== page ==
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"But I'm not going to in any way denigrate the great work we did as a country, in saving America from bankruptcy because of the insurance industry bankrupting us," he told CNN's American Morning.
Reid said members of both parties need to work together and "set aside our speeches and start rolling up our sleeves."
The president phoned Boehner late Tuesday to say he looked forward to working with him and the Republicans "to find common ground, move the country forward and get things done for the American people," the White House said.
Boehner told the president he wanted to collaborate on voters' top priorities, creating jobs and cutting spending, The Associated Press reported.
But after his victory, Boehner said the new majority "will be prepared to do things differently."
"It starts with cutting spending instead of increasing it," he said.
Democrats keep majority in Senate
But it wasn't a total Republican victory — Democrats narrowly retained their Senate majority, losing at least six seats but beating back tough challenges in key states like Nevada, West Virginia and California.
"I've been in some pretty tough fights in my day," Reid said after his victory. "They've been in the street, and in the boxing ring and in the United States Senate — but I have to admit, this has been one of the toughest."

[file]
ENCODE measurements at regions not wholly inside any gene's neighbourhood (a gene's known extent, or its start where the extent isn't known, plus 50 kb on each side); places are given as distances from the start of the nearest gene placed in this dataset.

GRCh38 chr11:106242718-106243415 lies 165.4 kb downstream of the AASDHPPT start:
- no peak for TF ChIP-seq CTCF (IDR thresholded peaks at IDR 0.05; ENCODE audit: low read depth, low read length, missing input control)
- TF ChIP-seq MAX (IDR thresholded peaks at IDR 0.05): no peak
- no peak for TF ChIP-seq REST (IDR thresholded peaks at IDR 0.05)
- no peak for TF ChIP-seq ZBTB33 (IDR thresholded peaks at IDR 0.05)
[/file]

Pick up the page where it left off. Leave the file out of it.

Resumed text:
At least three close Senate races — in Alaska, Colorado and Washington state — were still undecided early Wednesday.
The midterms were also the first major test for the Tea Party movement, made up of people angered by what they see as excessive government spending and growth.
"Tonight, there's a Tea Party tidal wave, and we're sending a message," said Rand Paul, a Tea Party-backed candidate who defeated Democratic rival Jack Conway in the race for Kentucky's open U.S. Senate seat.
New political landscape
"Obama faces a very different political landscape, and he's going to have to find a new way to be president," CBC's Michael Colton said from Washington.
"This election was in great measure a referendum on him, and voters have rebuked this president and said about as clearly as they can that they are not happy."
Colton said one major question is how unified the Republicans will be.
"These new Tea Party members who will become part of their caucus — they're a fairly radical bunch, so it may be hard to keep them in line," Colton said.